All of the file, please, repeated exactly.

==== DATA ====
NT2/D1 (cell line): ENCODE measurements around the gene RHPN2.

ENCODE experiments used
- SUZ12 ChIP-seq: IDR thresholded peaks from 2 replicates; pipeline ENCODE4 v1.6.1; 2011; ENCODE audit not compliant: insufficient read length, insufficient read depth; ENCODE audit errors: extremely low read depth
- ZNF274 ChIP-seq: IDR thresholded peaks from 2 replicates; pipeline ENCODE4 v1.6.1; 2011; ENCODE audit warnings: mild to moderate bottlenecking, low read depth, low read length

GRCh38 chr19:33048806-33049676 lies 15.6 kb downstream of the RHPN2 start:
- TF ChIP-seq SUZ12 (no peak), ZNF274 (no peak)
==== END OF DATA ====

NT2/D1 (cell line): ENCODE measurements around the gene RHPN2.

ENCODE experiments used
- SUZ12 ChIP-seq: IDR thresholded peaks from 2 replicates; pipeline ENCODE4 v1.6.1; 2011; ENCODE audit not compliant: insufficient read length, insufficient read depth; ENCODE audit errors: extremely low read depth
- ZNF274 ChIP-seq: IDR thresholded peaks from 2 replicates; pipeline ENCODE4 v1.6.1; 2011; ENCODE audit warnings: mild to moderate bottlenecking, low read depth, low read length

GRCh38 chr19:33048806-33049676 lies 15.6 kb downstream of the RHPN2 start:
- TF ChIP-seq SUZ12 (no peak), ZNF274 (no peak)